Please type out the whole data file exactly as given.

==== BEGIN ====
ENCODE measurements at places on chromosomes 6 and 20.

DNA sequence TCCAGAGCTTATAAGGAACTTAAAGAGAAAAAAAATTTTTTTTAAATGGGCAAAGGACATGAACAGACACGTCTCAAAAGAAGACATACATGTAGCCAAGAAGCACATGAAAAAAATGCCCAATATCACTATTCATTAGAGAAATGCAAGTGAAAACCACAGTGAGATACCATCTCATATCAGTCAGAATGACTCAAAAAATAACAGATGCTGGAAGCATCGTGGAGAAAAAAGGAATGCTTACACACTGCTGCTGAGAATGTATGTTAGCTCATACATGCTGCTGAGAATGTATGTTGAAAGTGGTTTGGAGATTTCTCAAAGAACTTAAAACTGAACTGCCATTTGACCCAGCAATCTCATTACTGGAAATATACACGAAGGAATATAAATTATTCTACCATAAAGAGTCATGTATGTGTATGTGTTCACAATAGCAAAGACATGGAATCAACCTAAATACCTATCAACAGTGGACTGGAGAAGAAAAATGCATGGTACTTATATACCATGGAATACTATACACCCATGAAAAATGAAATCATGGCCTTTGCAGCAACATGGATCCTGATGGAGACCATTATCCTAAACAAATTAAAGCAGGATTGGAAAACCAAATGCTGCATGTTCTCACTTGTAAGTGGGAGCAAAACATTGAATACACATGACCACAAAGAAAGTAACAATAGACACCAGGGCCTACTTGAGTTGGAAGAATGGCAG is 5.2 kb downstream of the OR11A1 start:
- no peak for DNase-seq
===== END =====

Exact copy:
ENCODE measurements at places on chromosomes 6 and 20.

DNA sequence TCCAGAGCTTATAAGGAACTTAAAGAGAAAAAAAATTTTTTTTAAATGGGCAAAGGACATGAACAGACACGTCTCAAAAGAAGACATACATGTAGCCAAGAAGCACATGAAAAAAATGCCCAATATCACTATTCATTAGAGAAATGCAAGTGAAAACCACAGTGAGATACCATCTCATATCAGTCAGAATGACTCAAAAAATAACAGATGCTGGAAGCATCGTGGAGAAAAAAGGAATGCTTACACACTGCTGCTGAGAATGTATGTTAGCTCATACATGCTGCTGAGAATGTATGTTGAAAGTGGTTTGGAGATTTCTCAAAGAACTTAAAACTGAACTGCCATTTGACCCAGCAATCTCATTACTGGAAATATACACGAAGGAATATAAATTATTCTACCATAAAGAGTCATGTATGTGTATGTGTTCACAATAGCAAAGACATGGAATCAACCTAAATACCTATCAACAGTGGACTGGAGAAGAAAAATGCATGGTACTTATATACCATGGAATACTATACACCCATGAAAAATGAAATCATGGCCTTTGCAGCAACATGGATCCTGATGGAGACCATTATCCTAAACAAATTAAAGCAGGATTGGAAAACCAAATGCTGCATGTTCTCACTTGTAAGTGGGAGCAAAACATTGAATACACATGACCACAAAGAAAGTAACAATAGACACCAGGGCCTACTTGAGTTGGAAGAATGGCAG is 5.2 kb downstream of the OR11A1 start:
- no peak for DNase-seq